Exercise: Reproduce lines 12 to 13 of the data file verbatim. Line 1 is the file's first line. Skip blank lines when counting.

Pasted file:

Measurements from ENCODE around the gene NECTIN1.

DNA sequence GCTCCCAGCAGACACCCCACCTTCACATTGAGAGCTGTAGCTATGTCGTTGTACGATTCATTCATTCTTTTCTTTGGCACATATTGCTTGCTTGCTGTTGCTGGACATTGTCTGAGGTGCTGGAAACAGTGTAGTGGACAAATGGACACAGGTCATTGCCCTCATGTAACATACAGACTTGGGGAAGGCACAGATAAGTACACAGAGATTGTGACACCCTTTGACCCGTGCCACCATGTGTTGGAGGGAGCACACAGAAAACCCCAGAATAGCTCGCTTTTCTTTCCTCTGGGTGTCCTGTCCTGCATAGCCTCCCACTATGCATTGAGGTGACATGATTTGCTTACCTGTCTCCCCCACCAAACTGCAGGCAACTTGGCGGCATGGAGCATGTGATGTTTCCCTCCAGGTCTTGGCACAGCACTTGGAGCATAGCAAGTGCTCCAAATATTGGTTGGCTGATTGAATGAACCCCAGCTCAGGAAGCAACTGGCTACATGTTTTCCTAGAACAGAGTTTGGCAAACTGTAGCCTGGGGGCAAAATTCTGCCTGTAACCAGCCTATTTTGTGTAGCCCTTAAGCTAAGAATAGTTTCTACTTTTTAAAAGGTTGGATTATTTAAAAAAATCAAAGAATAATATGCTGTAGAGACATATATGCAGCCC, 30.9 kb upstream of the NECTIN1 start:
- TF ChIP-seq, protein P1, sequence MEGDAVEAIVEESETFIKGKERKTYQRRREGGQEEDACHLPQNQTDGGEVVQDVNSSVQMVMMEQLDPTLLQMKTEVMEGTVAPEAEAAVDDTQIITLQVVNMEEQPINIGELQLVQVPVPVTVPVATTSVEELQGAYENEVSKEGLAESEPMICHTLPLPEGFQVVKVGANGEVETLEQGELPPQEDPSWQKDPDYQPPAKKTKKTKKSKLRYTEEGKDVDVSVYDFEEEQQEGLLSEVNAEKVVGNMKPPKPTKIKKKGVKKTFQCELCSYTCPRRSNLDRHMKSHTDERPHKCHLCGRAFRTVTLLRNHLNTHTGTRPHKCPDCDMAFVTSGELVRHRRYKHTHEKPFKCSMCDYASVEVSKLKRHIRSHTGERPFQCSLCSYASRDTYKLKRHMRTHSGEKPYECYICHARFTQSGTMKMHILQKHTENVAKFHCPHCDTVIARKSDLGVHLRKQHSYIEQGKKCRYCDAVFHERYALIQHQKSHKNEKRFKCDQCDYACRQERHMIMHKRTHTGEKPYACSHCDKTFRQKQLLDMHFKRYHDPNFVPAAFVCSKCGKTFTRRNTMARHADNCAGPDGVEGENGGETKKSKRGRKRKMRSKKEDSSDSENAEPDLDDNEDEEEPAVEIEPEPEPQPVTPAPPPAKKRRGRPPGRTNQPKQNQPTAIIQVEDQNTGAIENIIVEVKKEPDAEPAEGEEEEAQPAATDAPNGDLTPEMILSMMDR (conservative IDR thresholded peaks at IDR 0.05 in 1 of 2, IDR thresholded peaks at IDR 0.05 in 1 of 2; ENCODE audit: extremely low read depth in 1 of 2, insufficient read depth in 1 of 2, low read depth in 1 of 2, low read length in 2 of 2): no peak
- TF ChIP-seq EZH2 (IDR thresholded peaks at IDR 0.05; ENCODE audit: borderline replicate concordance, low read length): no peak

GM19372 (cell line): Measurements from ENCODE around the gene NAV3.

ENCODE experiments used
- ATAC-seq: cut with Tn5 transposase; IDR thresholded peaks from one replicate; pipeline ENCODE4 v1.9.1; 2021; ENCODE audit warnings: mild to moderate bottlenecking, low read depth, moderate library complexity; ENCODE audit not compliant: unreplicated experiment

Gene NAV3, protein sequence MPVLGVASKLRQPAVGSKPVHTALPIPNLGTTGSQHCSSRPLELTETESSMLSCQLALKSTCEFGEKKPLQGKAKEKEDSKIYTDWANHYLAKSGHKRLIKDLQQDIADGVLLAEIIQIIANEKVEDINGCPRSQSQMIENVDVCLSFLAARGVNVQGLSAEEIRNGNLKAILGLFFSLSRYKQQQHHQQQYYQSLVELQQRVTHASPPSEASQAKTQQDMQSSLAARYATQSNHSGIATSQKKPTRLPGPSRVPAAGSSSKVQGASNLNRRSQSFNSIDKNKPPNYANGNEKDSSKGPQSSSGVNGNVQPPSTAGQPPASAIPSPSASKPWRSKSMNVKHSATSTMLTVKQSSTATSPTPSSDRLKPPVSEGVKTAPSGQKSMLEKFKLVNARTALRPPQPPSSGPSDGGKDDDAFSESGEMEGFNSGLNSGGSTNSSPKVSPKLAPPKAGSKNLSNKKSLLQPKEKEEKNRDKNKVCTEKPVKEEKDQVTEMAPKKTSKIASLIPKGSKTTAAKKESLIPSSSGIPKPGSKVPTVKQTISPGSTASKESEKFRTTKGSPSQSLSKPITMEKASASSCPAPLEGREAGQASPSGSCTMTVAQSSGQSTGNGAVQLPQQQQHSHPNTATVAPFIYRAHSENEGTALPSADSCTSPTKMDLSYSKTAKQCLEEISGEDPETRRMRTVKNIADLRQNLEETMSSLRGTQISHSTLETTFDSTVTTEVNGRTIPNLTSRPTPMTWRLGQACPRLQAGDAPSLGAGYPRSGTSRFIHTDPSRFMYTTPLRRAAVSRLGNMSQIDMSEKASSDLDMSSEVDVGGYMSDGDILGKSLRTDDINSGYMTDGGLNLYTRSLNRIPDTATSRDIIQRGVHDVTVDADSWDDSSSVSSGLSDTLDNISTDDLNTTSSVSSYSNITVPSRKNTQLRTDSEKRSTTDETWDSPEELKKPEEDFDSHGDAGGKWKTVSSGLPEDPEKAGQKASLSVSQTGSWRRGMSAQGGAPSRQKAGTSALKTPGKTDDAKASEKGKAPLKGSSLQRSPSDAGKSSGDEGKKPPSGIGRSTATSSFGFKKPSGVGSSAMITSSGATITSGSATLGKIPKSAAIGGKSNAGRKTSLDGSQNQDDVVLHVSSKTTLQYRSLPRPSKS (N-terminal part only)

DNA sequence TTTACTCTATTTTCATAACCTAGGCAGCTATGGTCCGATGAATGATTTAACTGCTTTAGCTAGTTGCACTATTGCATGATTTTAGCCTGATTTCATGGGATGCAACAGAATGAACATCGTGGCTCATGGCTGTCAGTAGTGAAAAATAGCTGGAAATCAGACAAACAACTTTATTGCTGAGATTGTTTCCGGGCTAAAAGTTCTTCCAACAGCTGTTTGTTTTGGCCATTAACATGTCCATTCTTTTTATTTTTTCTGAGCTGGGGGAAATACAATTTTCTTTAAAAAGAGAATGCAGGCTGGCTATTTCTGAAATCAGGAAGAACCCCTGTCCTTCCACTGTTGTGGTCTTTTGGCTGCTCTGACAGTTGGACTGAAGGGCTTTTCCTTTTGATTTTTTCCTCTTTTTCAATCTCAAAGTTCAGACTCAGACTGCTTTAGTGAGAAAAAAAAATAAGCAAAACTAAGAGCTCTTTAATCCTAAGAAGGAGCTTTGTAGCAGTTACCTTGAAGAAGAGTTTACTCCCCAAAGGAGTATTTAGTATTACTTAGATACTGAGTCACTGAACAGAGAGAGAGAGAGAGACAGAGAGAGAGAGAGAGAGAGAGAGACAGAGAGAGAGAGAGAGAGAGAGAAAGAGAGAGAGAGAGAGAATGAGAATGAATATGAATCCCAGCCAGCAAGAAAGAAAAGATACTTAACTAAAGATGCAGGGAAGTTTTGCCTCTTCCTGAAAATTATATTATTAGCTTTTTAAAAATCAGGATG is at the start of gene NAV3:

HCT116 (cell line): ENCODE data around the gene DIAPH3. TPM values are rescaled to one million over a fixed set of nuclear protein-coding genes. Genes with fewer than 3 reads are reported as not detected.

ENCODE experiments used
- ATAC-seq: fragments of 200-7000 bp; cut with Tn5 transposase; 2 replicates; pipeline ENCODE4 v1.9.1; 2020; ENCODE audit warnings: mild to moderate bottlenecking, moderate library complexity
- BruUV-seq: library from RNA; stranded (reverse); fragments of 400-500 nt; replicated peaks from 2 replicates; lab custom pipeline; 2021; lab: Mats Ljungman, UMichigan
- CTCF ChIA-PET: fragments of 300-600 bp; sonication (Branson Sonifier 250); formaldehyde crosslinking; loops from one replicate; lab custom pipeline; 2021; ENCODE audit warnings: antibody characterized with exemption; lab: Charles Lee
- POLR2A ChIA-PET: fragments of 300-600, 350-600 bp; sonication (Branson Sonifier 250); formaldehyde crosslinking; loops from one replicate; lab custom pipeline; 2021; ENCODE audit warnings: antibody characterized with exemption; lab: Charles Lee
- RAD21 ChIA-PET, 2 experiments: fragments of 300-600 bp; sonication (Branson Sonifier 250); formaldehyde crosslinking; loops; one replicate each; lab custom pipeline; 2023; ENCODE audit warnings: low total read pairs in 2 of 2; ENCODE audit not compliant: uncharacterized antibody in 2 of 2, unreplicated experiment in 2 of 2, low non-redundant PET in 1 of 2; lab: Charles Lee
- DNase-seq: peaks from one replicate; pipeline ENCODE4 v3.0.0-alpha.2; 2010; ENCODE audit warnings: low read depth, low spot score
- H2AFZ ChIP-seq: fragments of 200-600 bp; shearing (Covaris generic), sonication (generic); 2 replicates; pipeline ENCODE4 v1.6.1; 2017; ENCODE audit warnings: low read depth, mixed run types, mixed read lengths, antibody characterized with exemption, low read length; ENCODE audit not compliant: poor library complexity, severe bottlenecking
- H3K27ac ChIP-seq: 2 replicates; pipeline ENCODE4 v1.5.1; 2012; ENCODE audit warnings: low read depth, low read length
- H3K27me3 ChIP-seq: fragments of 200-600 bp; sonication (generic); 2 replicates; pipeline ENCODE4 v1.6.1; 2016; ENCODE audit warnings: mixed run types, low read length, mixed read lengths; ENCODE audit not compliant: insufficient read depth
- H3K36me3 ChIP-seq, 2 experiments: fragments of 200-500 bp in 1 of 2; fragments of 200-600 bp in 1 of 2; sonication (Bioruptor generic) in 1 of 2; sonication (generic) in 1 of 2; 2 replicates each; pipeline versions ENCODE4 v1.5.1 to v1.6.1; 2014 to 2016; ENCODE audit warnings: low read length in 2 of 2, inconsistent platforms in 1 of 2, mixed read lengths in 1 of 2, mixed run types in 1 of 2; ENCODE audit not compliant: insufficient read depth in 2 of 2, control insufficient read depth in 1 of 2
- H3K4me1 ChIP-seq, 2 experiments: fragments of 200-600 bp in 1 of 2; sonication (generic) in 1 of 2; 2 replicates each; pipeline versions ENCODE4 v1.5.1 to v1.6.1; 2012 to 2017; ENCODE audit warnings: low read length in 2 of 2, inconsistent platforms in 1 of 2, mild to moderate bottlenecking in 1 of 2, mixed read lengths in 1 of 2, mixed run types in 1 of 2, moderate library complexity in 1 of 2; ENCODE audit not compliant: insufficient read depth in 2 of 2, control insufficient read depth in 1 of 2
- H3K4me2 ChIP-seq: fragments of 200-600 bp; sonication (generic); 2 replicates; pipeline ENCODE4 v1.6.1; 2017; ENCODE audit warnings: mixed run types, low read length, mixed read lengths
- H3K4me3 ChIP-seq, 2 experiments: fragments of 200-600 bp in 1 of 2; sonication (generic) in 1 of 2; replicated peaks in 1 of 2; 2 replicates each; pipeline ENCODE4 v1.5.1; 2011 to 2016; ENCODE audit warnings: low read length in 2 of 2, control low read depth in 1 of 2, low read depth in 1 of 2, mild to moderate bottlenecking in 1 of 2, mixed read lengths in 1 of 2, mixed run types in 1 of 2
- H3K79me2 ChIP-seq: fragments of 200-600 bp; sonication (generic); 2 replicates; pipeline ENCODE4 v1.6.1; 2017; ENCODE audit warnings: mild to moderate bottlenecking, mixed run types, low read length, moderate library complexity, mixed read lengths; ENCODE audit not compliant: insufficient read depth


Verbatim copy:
- ATAC-seq: fragments of 200-7000 bp; cut with Tn5 transposase; 2 replicates; pipeline ENCODE4 v1.9.1; 2020; ENCODE audit warnings: mild to moderate bottlenecking, moderate library complexity
- BruUV-seq: library from RNA; stranded (reverse); fragments of 400-500 nt; replicated peaks from 2 replicates; lab custom pipeline; 2021; lab: Mats Ljungman, UMichigan